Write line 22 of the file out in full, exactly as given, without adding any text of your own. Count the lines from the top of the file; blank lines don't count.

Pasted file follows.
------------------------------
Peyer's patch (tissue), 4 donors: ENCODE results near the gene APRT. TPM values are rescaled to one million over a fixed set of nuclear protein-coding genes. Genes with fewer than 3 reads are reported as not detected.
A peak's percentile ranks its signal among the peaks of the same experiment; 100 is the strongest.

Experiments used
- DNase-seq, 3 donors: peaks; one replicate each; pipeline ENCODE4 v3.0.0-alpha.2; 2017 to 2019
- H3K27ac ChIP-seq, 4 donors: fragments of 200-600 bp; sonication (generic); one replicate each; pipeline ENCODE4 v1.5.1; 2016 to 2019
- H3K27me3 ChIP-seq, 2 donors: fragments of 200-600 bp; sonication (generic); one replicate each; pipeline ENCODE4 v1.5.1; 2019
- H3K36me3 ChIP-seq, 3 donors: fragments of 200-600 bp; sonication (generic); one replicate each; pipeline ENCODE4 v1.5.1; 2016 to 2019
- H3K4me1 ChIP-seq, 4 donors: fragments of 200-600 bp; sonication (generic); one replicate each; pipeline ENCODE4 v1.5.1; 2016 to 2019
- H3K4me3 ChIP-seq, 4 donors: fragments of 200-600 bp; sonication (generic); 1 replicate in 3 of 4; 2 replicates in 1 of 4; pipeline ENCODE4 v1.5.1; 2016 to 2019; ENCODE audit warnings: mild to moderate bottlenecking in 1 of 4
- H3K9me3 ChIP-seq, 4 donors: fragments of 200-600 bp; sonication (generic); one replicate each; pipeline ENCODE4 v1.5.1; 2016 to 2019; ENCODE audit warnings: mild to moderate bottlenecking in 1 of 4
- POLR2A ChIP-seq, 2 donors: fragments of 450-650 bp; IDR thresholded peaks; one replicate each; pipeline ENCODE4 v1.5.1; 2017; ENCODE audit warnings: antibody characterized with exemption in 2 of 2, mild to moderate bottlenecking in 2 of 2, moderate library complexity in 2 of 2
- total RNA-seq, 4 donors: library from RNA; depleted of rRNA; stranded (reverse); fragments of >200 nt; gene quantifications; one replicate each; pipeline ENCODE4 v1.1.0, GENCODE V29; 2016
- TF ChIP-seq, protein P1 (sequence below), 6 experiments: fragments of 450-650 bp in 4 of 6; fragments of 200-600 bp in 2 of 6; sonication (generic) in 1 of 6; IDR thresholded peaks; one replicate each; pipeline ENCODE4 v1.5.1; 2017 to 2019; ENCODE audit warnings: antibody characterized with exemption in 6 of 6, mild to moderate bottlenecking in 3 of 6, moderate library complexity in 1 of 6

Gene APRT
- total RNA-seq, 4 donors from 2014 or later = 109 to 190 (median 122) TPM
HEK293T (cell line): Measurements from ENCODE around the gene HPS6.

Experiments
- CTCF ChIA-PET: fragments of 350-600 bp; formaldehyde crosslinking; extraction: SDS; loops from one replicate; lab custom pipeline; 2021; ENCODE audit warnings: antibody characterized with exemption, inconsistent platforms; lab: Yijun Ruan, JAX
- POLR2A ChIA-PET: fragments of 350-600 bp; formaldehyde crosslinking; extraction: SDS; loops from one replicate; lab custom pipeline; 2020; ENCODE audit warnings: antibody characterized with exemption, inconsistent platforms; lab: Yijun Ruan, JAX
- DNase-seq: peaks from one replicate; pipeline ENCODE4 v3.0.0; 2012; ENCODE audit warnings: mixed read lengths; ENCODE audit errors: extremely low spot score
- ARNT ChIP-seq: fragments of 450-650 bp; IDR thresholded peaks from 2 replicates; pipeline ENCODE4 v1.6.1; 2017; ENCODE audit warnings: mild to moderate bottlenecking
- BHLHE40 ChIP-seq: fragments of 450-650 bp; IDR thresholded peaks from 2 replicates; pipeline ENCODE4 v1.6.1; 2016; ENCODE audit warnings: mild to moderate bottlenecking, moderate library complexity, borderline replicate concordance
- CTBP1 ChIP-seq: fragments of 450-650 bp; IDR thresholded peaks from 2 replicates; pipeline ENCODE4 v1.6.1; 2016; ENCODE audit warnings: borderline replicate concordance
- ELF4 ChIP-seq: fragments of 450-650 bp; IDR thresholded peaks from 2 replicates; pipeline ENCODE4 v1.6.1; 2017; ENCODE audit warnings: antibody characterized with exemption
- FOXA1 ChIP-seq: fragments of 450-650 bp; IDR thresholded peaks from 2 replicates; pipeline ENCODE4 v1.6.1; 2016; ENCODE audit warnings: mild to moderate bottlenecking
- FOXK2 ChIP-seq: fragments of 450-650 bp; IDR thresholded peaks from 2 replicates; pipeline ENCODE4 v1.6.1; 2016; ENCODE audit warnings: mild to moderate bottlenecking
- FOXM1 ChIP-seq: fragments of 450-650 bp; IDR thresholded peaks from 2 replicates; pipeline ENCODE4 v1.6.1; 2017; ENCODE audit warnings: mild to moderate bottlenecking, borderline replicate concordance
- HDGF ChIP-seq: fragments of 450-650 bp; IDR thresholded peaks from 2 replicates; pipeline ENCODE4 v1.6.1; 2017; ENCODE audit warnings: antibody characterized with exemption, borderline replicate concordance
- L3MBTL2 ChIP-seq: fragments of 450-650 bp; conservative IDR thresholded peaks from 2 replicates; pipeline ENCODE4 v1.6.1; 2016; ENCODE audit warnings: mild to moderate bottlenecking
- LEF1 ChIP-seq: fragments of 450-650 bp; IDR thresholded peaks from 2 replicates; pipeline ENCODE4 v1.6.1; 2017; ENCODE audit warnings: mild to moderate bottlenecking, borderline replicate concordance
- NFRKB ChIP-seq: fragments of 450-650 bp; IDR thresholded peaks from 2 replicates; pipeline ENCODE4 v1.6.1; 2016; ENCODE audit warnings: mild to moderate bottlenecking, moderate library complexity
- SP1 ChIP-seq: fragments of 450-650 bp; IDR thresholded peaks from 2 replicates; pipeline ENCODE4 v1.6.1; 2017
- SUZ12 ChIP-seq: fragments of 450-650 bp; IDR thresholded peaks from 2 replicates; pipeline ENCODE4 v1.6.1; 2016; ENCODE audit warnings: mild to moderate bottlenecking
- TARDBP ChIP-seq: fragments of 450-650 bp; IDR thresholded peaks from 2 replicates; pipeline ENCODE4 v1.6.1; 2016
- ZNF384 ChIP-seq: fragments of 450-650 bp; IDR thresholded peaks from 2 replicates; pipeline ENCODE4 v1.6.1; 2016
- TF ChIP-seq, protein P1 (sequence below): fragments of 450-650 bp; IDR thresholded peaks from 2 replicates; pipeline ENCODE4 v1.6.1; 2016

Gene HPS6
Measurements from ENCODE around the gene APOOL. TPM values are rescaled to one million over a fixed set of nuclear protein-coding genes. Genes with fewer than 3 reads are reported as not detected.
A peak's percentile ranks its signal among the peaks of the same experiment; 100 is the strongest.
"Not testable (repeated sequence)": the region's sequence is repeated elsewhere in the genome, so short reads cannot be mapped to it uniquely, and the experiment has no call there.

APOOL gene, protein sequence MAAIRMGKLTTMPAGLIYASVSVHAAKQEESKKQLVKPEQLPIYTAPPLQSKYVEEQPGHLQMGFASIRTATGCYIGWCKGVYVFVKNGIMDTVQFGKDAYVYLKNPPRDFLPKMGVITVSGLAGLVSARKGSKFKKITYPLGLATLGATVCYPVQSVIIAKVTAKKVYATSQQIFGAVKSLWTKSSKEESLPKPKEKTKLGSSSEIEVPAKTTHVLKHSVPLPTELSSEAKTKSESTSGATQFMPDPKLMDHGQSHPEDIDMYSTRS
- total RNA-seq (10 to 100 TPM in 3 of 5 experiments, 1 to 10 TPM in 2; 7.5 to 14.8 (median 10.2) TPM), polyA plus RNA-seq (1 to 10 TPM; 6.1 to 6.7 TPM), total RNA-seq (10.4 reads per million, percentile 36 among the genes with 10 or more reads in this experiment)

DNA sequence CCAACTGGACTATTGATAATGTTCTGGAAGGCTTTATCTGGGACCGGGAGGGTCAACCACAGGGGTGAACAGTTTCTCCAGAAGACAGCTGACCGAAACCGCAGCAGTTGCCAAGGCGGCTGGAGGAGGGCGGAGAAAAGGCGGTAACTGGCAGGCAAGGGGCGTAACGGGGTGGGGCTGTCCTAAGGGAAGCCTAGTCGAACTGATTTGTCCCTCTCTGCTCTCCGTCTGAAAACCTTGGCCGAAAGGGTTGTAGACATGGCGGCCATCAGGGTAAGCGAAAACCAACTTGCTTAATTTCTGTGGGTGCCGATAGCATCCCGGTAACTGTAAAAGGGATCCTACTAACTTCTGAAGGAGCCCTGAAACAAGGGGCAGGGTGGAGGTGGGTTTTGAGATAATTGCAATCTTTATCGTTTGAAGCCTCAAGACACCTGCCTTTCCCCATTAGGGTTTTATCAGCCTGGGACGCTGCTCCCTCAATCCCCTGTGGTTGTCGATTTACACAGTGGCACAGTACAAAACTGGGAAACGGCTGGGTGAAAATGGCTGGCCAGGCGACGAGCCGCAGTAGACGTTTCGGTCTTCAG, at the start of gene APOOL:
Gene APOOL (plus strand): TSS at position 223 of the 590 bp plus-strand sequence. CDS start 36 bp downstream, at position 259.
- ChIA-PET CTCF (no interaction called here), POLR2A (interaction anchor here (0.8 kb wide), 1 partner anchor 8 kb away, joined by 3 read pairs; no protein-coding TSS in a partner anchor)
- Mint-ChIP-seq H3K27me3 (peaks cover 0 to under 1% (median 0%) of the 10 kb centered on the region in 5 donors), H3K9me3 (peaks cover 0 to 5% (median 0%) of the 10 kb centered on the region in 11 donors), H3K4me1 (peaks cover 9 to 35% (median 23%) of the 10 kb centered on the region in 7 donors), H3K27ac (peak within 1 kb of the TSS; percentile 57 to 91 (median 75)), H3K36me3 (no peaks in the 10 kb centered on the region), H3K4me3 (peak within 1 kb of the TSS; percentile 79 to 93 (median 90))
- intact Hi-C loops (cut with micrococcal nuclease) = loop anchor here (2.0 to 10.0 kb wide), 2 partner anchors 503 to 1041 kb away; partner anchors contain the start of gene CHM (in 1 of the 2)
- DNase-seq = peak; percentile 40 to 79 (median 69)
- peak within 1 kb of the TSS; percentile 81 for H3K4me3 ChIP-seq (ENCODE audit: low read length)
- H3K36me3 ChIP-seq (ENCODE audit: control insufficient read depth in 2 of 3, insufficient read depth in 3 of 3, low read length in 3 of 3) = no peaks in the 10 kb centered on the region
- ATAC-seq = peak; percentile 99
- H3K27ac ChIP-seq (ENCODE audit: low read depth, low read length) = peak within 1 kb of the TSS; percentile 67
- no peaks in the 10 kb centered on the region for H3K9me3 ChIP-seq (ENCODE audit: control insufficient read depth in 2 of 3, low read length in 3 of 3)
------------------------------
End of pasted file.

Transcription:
- BHLHE40 ChIP-seq: fragments of 450-650 bp; IDR thresholded peaks from 2 replicates; pipeline ENCODE4 v1.6.1; 2016; ENCODE audit warnings: mild to moderate bottlenecking, moderate library complexity, borderline replicate concordance